Halloween Kills Ending Explained: Haddonfield Has Had It With The Boogeyman

Michael Myers has once again returned to terrorize the citizens of Haddonfield, Illinois in "Halloween Kills." This latest entry in the iconic horror franchise serves as the sequel to 2018's smash hit "Halloween," which completely revamped the series by serving as a direct sequel to John Carpenter's original 1978 horror masterpiece. So, this is essentially the third entry in what will be a four-movie arc, as "Halloween Ends" is still on deck for director David Gordon Green and the cast.

That means, we know for sure we're getting another installment in this iteration of the neverending Michael Myers vs. Laurie Strode saga. With that in mind, we're going to take a look at the ending of "Halloween Kills" and break down the whole thing, as there is much to discuss. So, for those who haven't seen it, now would be a good time to avert your eyes, because we're taking a trip to spoiler country.

A Brief Refresher

The sequel (for all intents and purposes) picks up right where "Halloween" left off, though we do get a significant flashback to the events of 1978 involving a young Officer Hawkins (Will Patton/Thomas Mann). And yes, "Halloween Kills" absolutely deals with the consequences of Hawkins' actions, or inaction for that matter, but the movie largely is concerned with Halloween night in 2018. After word gets out that Michael Myers managed to escape Laurie Strode's (Jamie Lee Curtis) house and slaughter nearly a dozen first responders, in addition to the other bodies that are now showing up on the news, the people of Haddonfield — including those who encountered Michael all those years ago — decide they've had enough.

Rather than cower in their homes, Tommy Doyle (Anthony Michael Hall), Lonnie Elam (Robert Longstreet), Lindsey Wallace (Kyle Richards), and Marion Chambers (Nancy Stephens) decide to rally the townspeople to take up arms and go hunt Myers down. This results in utter chaos with mob mentality taking over, as people storm the hospital and end up sending another one of the escaped convicts from the bus crash in the previous movie to his death, as he was wrongfully identified as Michael Myers. The police essentially lose control over the situation, with Officer Brackett (Charles Cyphers) not helping matters by siding with the mob. "Evil dies tonight," as it were.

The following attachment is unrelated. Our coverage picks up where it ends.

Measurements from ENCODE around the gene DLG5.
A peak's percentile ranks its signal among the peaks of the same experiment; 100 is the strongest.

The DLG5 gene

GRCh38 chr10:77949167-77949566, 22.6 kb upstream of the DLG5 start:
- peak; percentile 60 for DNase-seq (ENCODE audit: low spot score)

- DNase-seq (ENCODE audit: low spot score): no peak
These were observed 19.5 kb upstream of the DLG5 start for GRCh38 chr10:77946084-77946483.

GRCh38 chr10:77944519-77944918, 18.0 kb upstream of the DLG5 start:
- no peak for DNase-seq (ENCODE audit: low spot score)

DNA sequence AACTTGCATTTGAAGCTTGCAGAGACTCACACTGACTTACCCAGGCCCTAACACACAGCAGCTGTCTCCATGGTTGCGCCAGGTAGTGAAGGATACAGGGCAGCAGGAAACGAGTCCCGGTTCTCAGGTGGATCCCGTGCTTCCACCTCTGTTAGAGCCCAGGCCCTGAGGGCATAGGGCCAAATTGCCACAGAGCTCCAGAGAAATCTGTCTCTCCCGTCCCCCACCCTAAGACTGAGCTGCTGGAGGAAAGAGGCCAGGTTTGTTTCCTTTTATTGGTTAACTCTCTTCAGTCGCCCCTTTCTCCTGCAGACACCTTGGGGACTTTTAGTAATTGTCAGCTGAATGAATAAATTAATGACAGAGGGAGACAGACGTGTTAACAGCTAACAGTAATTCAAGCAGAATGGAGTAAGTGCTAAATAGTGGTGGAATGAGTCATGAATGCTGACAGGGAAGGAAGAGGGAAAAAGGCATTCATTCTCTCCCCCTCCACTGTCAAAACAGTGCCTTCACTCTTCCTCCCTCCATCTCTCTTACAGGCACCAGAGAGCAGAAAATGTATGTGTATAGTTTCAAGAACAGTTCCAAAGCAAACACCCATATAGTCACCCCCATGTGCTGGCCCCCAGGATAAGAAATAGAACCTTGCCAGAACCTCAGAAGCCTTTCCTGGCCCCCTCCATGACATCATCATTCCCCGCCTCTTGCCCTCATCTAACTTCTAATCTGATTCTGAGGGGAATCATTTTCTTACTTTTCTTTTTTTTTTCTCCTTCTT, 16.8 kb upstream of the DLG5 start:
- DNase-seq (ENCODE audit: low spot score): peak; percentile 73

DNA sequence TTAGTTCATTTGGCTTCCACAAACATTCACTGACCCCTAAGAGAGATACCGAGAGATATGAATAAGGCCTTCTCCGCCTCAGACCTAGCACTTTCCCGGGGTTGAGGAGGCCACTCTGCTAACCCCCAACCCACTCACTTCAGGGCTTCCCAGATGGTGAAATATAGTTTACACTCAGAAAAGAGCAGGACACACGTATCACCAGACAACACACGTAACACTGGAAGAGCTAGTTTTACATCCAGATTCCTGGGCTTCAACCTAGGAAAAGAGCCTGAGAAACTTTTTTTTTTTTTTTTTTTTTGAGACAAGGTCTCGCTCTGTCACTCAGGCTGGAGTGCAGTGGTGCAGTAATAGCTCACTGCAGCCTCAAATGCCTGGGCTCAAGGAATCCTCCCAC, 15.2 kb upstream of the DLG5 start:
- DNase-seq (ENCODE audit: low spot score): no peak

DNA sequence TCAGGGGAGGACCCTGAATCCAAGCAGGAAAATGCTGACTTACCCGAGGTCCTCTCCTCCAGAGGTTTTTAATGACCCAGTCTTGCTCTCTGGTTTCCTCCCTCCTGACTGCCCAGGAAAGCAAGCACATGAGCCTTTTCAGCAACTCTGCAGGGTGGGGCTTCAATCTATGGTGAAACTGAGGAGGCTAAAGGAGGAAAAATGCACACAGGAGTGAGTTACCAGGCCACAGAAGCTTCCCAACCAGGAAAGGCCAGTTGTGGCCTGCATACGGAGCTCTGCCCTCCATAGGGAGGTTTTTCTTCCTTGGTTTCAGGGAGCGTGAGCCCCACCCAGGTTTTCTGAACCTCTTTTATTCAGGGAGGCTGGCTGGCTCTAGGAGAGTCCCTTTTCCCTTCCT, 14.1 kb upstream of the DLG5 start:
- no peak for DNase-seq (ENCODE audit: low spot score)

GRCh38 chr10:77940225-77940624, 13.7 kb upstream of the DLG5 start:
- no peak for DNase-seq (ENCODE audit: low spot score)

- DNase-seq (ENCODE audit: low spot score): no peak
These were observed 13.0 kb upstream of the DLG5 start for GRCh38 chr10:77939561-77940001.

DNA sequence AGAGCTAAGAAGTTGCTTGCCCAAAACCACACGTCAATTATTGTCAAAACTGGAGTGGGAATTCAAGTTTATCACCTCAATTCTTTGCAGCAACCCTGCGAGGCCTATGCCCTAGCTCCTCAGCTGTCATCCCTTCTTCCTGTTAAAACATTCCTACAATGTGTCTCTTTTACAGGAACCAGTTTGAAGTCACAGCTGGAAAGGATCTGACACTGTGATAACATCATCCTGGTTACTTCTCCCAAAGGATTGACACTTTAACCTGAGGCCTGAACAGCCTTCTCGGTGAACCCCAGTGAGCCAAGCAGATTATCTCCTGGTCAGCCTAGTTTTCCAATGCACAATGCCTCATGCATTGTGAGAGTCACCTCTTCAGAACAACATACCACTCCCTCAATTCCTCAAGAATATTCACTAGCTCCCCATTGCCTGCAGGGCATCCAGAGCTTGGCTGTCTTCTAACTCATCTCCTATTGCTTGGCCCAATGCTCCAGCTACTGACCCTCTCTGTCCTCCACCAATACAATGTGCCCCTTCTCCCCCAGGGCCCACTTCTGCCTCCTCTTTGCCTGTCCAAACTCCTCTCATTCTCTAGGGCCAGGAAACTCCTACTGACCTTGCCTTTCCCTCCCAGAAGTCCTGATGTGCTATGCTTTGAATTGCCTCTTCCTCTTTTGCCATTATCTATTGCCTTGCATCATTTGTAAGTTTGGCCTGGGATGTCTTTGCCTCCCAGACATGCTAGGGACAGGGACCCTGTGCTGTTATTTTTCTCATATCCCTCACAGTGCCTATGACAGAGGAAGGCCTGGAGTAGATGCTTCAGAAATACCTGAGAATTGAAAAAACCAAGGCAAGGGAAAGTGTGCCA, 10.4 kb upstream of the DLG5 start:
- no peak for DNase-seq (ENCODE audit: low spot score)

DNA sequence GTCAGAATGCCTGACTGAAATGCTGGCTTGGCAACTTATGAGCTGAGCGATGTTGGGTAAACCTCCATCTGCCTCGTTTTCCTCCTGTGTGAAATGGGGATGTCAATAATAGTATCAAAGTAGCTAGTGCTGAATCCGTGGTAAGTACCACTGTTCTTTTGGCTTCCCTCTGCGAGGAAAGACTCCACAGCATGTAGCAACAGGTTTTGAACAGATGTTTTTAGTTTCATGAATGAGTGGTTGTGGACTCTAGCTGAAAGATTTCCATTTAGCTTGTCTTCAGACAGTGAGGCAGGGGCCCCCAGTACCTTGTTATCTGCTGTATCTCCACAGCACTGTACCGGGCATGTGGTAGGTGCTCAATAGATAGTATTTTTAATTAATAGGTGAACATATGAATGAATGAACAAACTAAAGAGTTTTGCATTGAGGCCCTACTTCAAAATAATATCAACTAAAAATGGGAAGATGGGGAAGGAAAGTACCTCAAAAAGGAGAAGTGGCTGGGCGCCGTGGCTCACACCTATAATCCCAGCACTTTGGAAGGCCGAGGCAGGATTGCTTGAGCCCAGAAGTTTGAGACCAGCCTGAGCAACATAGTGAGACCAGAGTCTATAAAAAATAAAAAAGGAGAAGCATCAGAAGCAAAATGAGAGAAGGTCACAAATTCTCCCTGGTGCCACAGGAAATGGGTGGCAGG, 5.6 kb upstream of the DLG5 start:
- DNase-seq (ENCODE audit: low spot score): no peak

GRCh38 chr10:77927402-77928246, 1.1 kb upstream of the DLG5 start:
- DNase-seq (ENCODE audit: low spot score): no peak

Meanwhile, Michael is still out roaming the streets and stacking up more bodies, with Allyson (Andi Matichak) among those out looking for him, along with Lonnie and his son, Cameron (Dylan Arnold). After the wrongfully identified inmate jumps to his death, Karen Nelson (Judy Greer) and Tommy set aside their differences and head to go find Michael. Meanwhile, despite her desire to get in the fight, Laurie's injuries are too debilitating and she's left to recover in the hospital alongside Hawkins.

Showdown at the Old Myers House

As it turns out, Michael was making a beeline to his old home the whole time. Lonnie manages to piece this together by looking at the trail of the dead, taking Allyson and Cameron with him to finish the job. But when they arrive, Lonnie insists that the other two stay in the car, as he can't bear the thought of anything happening to them. As it happens, this was stupid, as Lonnie is dispatched by Michael within mere moments. Allyson and Cameron hear the scuffle and decide to head into the house, guns locked and loaded, to end Michael's reign of terror.

Allyson discovers the bodies of the house's current (former?) owners, Big John (Scott MacArthur) and Little John (Michael McDonald). Meanwhile, Cameron makes the discovery that his dad, Lonnie, has been brutally murdered by Michael. (shocking, we know, as his plan seemed so full-proof.) At this point, Michael emerges and, unsurprisingly, gets the best of Cameron in a hurry. Allyson makes a good go of it, but Michael pushes her down the stairs and hurts her badly. Meanwhile, he proceeds to brutally, and slowly, kill Cameron, despite Allyson's protests. That only lasts so long, as Michael then begins to make his way downstairs to finish off Allyson.